Chronic Pain Treatments for Mind and Body

Low Back Pain Relief

Chronic Pain Treatments for Mind and Body

WebMD Live Events Transcript

The opinions expressed herein are the guests' alone and have not been reviewed by a WebMD physician. If you have questions about your health, you should consult your personal physician. This event is meant for informational purposes only.

MEMBER QUESTION:
My cousin said she took the strongest prescription pain medicine she could for her knee pain. When it no longer worked, she then knew it was time for a knee replacement. Is that true?

ARGOFF:
Not necessarily. There's a lot that has to be kept in mind when thinking about joint replacement. The first thing that needs to be clarified is did some medical person tell your relative what was the cause? Did she go for physical therapy? Did she have any injections into her knee? What do you define as the strongest prescription medicine, because I have had numerous experiences when people use that terminology and they're not talking about very strong medication? So I don't have enough details to answer your question as it is.

On the other hand, in the right setting, joint replacement can help alleviate significant joint pain, but I don't have enough information to tell you whether it's right for the person you're talking about.

MEMBER QUESTION:
I have skin pain. I guess it is nerve related. I cannot get an answer for this. However, I am looking for a way to relieve it. My body feels bruised all over when I rub up against things or when someone touches me too hard. I also have a burning sensation on my face and arms (like a sunburn or chemical burn). I have not received any answers for this condition. I know you cannot diagnose, but what you would recommend for this?

ARGOFF:
I would recommend strongly that you see a physician, perhaps a neurologist who specializes in pain management, or a neurologist in general, to first establish what your diagnosis might be. I think it may be necessary for you to see somebody with pain management expertise, and that person might be able to make suggestions that may be helpful to alleviate your pain, but you truly need to have a diagnosis first.

MEMBER QUESTION:
I have seen two neurologists and two rheumatologists. The only thing that has been mentioned is fibromyalgia or STRESS. ... Can STRESS really cause nerve pain like this?

ARGOFF:
No. Where do you live?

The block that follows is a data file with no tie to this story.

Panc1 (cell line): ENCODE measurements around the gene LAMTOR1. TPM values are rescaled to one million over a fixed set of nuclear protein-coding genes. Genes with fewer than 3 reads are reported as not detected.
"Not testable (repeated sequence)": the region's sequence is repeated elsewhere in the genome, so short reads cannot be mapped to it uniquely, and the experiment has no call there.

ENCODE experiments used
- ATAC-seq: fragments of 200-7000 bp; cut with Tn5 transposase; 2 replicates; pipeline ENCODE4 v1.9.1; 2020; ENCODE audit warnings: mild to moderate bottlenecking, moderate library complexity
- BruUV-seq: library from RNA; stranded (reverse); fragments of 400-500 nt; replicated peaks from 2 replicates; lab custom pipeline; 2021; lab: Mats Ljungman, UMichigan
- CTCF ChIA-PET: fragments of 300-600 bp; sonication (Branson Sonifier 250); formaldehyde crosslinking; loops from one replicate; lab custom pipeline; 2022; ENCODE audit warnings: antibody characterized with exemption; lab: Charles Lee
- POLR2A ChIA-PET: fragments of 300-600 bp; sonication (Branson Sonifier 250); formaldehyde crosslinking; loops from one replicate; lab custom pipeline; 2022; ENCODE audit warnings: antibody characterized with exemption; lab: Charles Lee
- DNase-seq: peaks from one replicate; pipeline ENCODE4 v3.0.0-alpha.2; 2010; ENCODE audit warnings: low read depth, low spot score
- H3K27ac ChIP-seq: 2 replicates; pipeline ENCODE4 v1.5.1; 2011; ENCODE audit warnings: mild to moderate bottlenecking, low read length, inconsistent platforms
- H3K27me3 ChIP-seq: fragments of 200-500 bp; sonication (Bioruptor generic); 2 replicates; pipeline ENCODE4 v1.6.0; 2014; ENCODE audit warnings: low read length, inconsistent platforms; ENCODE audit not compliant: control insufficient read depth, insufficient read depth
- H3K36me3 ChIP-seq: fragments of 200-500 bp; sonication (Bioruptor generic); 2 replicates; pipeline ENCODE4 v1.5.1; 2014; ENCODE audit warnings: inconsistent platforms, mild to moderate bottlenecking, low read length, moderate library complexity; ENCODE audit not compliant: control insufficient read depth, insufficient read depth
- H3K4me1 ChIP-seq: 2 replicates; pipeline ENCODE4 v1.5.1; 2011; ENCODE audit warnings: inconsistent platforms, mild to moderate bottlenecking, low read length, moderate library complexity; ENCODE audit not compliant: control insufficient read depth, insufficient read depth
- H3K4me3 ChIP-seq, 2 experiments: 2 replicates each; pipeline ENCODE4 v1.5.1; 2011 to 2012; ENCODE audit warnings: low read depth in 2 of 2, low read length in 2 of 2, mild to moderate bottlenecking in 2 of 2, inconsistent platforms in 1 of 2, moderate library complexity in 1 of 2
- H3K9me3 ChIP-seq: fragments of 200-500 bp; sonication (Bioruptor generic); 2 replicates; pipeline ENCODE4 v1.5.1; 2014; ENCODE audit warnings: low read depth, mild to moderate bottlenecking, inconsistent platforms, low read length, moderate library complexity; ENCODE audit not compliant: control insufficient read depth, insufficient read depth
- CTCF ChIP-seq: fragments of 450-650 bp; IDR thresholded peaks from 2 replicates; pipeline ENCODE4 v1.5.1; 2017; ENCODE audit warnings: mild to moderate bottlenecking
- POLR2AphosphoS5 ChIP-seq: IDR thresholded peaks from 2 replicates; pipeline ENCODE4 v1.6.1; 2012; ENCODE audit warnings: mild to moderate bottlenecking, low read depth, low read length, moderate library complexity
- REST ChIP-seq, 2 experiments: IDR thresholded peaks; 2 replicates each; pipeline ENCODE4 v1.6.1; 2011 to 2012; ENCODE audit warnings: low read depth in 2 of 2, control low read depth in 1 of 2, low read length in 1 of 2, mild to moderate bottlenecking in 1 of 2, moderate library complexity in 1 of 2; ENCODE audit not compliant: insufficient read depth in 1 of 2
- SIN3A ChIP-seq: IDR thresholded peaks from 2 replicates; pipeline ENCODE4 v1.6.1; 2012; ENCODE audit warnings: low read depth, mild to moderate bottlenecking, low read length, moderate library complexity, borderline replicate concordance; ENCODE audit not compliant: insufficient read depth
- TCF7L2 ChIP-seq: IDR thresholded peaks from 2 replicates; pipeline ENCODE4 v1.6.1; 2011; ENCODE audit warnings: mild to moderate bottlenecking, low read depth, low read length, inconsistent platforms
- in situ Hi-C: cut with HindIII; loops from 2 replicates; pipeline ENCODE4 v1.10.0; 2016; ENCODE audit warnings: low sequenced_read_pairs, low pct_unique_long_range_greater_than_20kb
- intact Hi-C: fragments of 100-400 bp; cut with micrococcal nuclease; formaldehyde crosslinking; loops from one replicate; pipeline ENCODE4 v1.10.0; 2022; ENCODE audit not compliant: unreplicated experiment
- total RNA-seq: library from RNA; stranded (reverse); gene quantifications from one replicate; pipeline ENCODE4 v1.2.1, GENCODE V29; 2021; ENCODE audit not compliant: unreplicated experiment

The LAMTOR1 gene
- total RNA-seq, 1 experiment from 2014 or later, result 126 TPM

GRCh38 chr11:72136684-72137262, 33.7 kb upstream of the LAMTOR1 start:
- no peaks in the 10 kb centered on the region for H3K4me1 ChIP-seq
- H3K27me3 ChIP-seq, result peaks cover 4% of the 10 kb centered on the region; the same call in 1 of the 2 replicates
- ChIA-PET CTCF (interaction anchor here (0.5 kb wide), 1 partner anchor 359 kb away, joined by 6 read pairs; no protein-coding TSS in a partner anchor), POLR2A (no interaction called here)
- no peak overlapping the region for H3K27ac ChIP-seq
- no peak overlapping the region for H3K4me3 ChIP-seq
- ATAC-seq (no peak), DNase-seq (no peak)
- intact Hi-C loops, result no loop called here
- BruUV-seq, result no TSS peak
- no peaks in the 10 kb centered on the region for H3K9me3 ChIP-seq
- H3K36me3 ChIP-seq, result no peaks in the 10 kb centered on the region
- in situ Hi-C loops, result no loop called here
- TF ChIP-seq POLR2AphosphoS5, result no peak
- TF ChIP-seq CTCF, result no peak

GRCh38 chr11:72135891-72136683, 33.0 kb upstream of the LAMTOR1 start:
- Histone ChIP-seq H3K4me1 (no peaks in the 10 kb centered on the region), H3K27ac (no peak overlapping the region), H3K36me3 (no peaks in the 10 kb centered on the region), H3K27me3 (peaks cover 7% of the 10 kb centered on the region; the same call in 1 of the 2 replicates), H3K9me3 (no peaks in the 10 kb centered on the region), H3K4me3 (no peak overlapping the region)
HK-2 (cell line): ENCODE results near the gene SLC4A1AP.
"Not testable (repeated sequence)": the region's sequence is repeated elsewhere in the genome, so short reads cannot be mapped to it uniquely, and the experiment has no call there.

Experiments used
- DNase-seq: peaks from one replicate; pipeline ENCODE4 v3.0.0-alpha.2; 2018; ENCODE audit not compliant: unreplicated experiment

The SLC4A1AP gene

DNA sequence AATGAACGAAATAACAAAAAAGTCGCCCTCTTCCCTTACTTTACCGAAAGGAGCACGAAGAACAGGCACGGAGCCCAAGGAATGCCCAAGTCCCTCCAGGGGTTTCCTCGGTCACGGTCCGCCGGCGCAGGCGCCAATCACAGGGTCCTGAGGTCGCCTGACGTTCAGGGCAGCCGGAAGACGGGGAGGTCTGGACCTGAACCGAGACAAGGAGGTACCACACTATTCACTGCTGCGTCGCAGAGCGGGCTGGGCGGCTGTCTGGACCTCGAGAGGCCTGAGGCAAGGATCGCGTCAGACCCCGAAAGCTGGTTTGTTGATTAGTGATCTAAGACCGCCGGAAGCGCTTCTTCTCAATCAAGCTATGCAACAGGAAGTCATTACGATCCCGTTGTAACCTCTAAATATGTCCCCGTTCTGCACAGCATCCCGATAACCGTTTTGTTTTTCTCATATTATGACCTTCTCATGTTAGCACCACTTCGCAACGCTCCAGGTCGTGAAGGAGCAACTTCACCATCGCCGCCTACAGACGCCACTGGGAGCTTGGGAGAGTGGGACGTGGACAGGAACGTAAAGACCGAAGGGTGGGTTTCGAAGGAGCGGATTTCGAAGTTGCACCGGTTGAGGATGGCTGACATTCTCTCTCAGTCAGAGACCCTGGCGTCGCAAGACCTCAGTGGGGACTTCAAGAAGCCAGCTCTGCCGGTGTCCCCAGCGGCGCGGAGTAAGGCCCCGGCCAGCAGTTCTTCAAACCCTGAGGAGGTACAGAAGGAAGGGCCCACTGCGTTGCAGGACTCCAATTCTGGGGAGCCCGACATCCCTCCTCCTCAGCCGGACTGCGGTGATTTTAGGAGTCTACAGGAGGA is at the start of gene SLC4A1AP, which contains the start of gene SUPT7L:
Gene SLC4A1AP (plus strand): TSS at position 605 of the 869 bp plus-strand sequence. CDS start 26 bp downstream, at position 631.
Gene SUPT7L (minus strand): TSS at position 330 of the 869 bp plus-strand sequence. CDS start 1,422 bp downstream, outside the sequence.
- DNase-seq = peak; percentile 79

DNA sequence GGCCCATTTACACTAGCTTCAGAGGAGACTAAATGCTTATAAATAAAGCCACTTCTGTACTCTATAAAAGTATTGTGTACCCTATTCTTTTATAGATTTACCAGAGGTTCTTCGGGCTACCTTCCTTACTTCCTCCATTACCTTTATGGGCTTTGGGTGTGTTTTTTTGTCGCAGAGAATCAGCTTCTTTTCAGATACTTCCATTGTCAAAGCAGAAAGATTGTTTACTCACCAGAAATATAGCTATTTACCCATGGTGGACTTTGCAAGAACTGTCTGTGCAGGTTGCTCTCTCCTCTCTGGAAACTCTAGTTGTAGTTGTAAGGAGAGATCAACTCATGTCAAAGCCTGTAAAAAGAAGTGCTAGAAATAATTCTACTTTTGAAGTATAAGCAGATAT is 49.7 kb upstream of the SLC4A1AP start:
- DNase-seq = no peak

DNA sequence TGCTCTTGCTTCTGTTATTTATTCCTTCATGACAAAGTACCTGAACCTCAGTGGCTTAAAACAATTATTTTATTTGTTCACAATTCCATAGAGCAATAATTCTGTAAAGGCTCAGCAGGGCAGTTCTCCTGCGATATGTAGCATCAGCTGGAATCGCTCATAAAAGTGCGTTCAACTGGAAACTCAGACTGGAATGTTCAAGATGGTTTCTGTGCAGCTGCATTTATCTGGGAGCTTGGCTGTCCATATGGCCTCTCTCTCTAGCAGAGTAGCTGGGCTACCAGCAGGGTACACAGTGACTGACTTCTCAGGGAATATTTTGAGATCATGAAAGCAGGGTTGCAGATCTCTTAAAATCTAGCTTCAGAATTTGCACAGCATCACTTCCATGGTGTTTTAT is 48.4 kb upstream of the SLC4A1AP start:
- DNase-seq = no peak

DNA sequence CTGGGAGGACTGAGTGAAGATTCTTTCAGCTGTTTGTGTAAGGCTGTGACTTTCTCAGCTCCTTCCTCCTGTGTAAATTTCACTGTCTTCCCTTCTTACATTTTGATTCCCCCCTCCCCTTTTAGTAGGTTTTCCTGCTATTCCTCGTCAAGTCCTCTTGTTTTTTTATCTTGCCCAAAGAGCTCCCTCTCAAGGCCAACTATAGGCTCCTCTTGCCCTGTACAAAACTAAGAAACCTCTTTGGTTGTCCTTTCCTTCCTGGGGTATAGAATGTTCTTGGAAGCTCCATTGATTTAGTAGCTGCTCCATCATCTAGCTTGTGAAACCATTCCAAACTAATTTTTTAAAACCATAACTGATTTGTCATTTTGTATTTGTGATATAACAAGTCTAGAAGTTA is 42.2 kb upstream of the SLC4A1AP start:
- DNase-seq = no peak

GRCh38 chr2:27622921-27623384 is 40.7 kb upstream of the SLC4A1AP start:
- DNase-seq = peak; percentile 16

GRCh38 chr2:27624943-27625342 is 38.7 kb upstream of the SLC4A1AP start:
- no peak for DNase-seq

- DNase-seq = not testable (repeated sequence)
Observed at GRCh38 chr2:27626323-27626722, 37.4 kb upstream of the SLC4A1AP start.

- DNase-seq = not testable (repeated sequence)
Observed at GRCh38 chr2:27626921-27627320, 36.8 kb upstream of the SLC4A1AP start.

MEMBER QUESTION:
Houston, Texas.

ARGOFF:
You should consider traveling up to San Antonio to see John Russell, MD, who is one of the world's experts on fibromyalgia. He's at the University of Texas in San Antonio. Head to their web site and you'll find him there. You can also go to any bookstore and get his handbook on fibromyalgia. That should be helpful also. He will take you quite seriously. He may want to do all kinds of testing on you, but he will do his very best to understand why your skin burns as much as it does. He is also a rheumatologist who truly understands pain.

"If a drug works, even at a lower-than-usual dose, and even if you experience side effects that are tolerable, then it probably makes sense to stay on it."


MEMBER QUESTION:
How damaging to your body can long-term pain medication be? Ultram, to be specific.

ARGOFF:
We don't have enough experience to know if there are any toxic side effects. However, it is not the greatest medicine in the world, and is likely to cause what we call physical dependence. What this means is as time goes on your body cannot live without it, making it not necessarily harmful to you, but making it very difficult to get off of it when you want to. This may be relevant if it sometimes no longer helps you, but if it's helping you and you're not experiencing that particular problem, then there's nothing to worry about.

It would be wise, however, since we don't know everything, for you to have routine blood work done annually, if you're still on this medication, just to be sure everything is OK.

MEMBER QUESTION:
Blood work checking for what?

ARGOFF:
Liver function, kidney, or other abnormalities.

MEMBER QUESTION:
I was diagnosed with hypermobility syndrome, and my doctor says this is causing my osteoarthritis. I have had terrible pain in my hips knees and ankles since I was 10. I am now 31. I have been on many medications and nothing helps. Do you have any suggestions?

ARGOFF:
What sort of treatments have you been given in 21 years, and what, if anything has been successful?

MEMBER:
I was just diagnosed five years ago. I was on Vioxx, Celebrex, and Mobic.

ARGOFF:
Like many other chronic pain syndromes, hypermobility syndrome doesn't have a specific treatment for the pain itself. What this means is that you have to consider medications or other approaches that have been successful in managing pain in general, but, which may not have been tested specifically in people who have your problem. So that's perfectly fine, but you need to understand that.

Having said that, if various anti-inflammatory drugs have not been successful, you might want to consider the following types of medications. I'm going to concentrate on medications, because I don't know or think physical therapy, per se, can give you longstanding benefit in this area. It might be in your best interest to see a pain management specialist who has specific expertise in utilizing medications for your condition or conditions like yours. Types of medications that might be helpful for you: